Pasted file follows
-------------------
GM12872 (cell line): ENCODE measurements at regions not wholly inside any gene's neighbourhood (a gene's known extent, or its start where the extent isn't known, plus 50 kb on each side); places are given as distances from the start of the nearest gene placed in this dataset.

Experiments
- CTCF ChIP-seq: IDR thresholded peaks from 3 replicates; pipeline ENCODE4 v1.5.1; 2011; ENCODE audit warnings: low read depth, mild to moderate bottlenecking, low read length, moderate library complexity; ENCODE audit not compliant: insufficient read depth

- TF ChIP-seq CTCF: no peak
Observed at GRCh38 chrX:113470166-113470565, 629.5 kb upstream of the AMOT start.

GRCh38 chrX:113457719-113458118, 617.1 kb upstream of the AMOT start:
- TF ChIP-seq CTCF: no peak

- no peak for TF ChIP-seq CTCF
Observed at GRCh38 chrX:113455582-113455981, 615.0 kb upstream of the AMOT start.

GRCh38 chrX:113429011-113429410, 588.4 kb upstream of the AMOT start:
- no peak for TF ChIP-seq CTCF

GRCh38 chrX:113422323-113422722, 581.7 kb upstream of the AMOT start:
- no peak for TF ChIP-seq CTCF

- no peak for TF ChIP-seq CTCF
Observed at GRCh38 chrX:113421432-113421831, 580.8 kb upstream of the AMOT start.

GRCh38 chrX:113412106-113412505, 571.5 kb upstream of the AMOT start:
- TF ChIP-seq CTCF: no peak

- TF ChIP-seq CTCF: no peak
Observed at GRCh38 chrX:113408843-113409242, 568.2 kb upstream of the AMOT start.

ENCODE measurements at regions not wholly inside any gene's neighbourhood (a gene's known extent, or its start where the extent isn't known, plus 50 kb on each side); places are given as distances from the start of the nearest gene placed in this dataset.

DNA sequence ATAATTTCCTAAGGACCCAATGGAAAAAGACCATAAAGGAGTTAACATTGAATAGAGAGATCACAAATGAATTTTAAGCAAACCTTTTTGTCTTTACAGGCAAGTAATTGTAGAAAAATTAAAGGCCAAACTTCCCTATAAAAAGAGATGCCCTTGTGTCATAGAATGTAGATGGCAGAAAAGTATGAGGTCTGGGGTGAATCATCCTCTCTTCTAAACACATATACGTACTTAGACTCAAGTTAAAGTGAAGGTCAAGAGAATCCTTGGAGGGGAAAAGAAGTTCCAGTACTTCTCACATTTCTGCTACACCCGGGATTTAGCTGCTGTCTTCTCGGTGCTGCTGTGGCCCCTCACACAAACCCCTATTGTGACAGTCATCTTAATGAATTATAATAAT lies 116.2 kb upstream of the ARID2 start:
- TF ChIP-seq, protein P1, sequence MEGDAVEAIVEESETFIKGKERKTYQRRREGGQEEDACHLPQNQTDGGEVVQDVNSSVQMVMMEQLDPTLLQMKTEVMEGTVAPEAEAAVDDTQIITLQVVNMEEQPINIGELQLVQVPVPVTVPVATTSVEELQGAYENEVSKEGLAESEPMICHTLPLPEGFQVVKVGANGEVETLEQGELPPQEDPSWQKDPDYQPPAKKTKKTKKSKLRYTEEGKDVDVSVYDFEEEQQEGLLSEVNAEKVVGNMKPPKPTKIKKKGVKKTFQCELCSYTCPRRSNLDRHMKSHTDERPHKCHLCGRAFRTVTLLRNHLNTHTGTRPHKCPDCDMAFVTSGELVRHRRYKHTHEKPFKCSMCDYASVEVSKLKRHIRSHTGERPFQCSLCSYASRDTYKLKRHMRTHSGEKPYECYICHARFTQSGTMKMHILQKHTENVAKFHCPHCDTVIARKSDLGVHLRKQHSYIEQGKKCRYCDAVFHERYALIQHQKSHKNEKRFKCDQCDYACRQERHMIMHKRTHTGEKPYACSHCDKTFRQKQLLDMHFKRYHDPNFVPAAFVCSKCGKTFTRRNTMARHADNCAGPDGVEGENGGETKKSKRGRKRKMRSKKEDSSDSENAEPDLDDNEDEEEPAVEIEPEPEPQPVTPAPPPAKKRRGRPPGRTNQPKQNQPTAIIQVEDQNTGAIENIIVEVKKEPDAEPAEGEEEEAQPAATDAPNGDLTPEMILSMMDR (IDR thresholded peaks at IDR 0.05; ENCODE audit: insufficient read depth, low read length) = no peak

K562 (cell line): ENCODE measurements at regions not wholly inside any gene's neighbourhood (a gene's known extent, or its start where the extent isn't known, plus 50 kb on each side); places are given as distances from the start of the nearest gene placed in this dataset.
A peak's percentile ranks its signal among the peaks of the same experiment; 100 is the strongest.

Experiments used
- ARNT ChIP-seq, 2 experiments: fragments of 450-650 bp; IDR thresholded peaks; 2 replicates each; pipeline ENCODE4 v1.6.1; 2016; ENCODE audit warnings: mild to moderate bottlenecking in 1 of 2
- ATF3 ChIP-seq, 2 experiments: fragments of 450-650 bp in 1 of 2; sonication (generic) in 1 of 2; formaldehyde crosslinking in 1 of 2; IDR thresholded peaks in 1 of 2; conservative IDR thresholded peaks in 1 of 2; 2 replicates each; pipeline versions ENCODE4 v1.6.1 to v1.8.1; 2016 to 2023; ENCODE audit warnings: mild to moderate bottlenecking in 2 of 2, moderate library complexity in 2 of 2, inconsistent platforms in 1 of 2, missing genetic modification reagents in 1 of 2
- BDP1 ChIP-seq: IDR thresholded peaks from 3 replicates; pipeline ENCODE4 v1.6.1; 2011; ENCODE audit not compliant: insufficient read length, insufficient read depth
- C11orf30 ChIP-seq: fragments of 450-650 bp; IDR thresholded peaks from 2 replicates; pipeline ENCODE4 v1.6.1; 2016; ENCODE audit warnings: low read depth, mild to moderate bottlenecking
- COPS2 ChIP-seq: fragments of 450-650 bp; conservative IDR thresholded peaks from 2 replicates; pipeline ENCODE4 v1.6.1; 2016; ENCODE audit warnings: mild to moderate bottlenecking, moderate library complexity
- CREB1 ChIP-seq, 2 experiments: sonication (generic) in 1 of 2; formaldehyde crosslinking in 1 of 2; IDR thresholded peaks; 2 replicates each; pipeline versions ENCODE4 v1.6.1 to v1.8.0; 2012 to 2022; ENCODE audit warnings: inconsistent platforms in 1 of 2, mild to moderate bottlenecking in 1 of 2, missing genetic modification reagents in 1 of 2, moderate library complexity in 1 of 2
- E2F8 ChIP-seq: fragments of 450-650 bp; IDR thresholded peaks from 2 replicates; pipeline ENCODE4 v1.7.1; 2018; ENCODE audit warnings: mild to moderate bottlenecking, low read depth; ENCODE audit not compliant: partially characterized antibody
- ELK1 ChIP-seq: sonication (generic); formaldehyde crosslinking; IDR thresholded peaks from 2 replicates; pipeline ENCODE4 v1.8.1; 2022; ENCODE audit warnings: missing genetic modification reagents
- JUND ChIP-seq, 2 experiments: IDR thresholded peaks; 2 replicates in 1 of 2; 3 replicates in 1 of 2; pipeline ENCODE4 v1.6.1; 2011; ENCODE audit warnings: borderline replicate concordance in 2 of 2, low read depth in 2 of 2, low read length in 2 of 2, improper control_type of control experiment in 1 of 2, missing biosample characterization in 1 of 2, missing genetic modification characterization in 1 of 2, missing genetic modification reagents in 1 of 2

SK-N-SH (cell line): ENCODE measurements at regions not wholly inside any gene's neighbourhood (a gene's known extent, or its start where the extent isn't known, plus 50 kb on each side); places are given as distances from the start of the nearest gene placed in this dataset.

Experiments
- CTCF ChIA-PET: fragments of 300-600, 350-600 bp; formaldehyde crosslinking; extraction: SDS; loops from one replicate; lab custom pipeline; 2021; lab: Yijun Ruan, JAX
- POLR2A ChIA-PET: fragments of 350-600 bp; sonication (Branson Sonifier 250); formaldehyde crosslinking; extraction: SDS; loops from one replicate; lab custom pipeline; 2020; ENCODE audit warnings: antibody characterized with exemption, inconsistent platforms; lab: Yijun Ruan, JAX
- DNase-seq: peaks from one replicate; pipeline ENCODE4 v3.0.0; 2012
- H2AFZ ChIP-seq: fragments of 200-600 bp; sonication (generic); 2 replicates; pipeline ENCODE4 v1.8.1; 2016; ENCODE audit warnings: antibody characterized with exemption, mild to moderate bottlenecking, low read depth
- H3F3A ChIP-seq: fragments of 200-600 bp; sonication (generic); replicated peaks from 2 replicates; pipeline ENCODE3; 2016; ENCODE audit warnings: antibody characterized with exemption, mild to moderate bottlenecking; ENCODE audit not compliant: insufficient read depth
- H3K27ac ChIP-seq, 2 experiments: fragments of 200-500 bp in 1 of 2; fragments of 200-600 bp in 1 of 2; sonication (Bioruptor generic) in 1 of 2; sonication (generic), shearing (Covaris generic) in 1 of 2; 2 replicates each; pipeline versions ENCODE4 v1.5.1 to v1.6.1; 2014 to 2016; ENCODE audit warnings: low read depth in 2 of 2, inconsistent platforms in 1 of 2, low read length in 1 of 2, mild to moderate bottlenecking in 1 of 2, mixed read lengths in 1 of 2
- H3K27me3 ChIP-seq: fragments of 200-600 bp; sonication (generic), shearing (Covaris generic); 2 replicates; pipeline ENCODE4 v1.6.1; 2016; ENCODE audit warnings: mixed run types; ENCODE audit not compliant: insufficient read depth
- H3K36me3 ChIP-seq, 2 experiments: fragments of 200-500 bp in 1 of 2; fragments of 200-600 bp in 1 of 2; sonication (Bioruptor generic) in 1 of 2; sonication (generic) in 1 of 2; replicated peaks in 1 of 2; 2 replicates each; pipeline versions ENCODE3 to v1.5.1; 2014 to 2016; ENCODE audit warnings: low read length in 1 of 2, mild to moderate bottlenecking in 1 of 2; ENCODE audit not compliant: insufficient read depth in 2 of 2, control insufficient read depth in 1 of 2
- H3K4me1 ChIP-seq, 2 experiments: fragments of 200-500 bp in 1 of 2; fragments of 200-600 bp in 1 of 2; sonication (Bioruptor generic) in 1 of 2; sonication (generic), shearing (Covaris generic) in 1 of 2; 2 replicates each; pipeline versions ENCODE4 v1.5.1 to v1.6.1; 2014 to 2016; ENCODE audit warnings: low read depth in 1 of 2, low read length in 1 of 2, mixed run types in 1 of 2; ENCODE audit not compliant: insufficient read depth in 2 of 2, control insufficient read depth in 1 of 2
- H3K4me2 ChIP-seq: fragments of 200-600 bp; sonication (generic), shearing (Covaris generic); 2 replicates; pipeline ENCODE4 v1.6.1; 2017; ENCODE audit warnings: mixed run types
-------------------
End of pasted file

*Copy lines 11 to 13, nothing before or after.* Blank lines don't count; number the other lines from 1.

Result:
- no peak for TF ChIP-seq CTCF

GRCh38 chrX:113422323-113422722, 581.7 kb upstream of the AMOT start:
- no peak for TF ChIP-seq CTCF